May 28, 2017 / 4:03 AM / 3 months ago

Motor racing - INTERVIEW: McLaren a winner no matter the result

Formula One - F1 - Monaco Grand Prix - Monaco - 25/05/2017 - McLaren's Jenson Button in action during the first free practice session.Max Rossi

INDIANAPOLIS (Reuters) - The McLaren Formula One team have not looked like world beaters this season but are nonetheless plotting global domination, contributing to almost every major motor racing win - including those by archrivals Ferrari.

The second most successful team after Ferrari in the history of Formula One in terms of wins and titles, McLaren were without a point this season heading into Sunday's Monaco Grand Prix, their struggles clearing the way for twice world champion Fernando Alonso to drive in the Indy 500.

An Alonso victory at the famed Brickyard on Sunday would no doubt trigger wild celebration in team paddock suites on both sides of the Atlantic.

But even if Alonso and his F1 team mates in Monaco are not first to the checkered flag, McLaren say they can claim victory, contributing to race triumphs no matter who sips the champagne in Monte Carlo or chugs the quart of milk in Indianapolis.

McLaren will also have an eye on NASCAR's big event, the Coca-Cola 600 in Charlotte, where they are also sure to have a hand in the outcome.

If there is race somewhere in the world, McLaren Applied Technologies (MAT) will likely be involved.

"We will win the Indy 500 in some way shape or form," Matt Bishop, McLaren's communications director, told Reuters with a smile. "McLaren Applied Technologies will definitely win all the races in NASCAR, in IndyCar and Formula One all year.

"That is a fact."

McLaren finger prints can be found on every motor racing series from MotoGP to NASCAR to Formula One, where they supply the ECU (Electric Control Units) or the brains for every car on the grid.

For a decade they have supported and contributed technology for NASCAR and IndyCar.

MAT had a hand in Kurt Busch's Daytona 500 victory in February, will celebrate an Indy 500 win, whether their man Alonso finishes first or last, and gallingly may contribute to Ferrari's success at Monaco where Kimi Raikkonen and Sebastian Vettel will start on the front row.

The technological expertise McLaren has put on the track is also being applied to improve safety and develop driver talent through the group's Human Performance Programme.

Despite miserable results in F1 this season, mostly the result of an underpowered Honda engine, McLaren has ambitious plans to expand the company’s portfolio to support more race series across the world.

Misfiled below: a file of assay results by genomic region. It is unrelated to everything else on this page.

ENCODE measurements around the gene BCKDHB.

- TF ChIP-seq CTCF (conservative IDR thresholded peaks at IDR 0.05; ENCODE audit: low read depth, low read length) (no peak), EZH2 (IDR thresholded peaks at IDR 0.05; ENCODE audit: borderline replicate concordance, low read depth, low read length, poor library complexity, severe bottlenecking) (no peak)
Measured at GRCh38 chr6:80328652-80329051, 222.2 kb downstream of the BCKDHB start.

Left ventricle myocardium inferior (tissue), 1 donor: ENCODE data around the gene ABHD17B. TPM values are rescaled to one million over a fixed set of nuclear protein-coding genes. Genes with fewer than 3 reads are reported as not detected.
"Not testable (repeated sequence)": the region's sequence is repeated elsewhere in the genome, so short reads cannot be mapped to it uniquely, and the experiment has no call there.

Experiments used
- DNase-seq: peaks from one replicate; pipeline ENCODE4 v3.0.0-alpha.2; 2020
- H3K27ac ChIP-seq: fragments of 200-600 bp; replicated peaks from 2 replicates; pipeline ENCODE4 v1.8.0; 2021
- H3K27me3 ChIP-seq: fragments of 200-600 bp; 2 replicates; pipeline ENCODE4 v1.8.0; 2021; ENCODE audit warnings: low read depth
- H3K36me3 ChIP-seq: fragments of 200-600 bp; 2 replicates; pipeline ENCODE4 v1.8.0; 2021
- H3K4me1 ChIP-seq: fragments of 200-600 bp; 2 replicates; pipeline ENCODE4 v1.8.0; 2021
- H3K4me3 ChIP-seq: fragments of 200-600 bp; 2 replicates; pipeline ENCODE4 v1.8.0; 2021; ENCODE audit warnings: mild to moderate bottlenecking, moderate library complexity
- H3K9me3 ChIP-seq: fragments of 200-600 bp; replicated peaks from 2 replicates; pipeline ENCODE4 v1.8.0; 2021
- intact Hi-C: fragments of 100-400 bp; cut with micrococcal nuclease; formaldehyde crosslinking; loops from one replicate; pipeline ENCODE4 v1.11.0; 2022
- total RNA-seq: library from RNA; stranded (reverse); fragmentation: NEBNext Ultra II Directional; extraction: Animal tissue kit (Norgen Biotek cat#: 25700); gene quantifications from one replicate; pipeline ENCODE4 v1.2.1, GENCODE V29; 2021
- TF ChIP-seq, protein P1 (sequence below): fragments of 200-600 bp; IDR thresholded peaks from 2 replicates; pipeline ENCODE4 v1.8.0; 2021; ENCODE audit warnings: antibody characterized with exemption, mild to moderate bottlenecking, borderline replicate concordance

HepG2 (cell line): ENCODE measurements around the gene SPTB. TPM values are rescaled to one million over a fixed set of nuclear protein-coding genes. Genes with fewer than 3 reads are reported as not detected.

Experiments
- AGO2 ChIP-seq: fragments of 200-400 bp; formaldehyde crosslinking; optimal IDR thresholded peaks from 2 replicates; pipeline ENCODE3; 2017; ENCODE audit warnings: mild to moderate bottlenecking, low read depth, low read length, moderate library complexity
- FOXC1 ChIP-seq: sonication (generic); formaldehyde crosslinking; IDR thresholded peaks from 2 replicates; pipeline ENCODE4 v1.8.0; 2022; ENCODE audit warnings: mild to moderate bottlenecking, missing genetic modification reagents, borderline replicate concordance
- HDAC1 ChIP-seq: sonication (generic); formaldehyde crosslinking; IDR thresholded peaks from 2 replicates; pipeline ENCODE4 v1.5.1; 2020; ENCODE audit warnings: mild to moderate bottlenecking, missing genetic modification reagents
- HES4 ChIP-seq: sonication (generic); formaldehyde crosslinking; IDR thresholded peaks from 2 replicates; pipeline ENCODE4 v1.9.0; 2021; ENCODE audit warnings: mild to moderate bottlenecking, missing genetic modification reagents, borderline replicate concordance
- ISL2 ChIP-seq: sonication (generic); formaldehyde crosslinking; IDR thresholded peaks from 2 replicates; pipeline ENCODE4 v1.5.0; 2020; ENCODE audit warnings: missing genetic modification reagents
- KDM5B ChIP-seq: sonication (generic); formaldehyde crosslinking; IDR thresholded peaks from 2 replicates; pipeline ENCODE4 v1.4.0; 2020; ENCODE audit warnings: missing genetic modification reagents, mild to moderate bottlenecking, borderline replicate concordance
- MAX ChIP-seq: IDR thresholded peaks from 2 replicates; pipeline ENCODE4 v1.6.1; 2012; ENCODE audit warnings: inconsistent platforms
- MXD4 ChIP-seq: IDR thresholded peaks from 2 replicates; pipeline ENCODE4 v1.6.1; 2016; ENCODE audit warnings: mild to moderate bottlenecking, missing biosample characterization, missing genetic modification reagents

They hope to learn from their experience with Alonso in his IndyCar debut at this year's Indianapolis 500.

"The USA has been a key market I try to study and understand more and more," Rodi Basso, McLaren motorsport director told Reuters. "Motorsport is entertainment based on technology.

"Technology and the product is more a key point in Europe whereas here (U.S.) entertainment has been the most important part so it is more consumer centric than product centric.

"Now with (Formula One's new American owners) Liberty Media the difference will be smaller."

The key for McLaren is coupling their advanced technology expertise with heightened entertainment.

"This is pushing us to even more investigate the American system in motorsport, keeping technology as our key effort," Basso said. "We want to keep working on that but supply safety, performance and entertainment."

Americans have always known how to put on a show, while part of Formula One's popularity comes from the fans' fascination with cutting edge technology.

Motorsport in Europe, particularly Formula One, is built around innovation. In North America it is focused on entertainment.

MAT wants to blend these and become the leader in a fast paced, evolving motorsport world where Formula E and eSport could soon be major players.

"Our vision for motorsport we have three areas of interest," said Basso, who has worked as both an engineer and marketer with Ferrari and Red Bull.

"Electronics for racing all the complex technology. Another is training driver and team development through our simulator and health care and sensor development," he explained.

"The other is entertainment and how technology can help fan engagement."

Editing by Larry Fine

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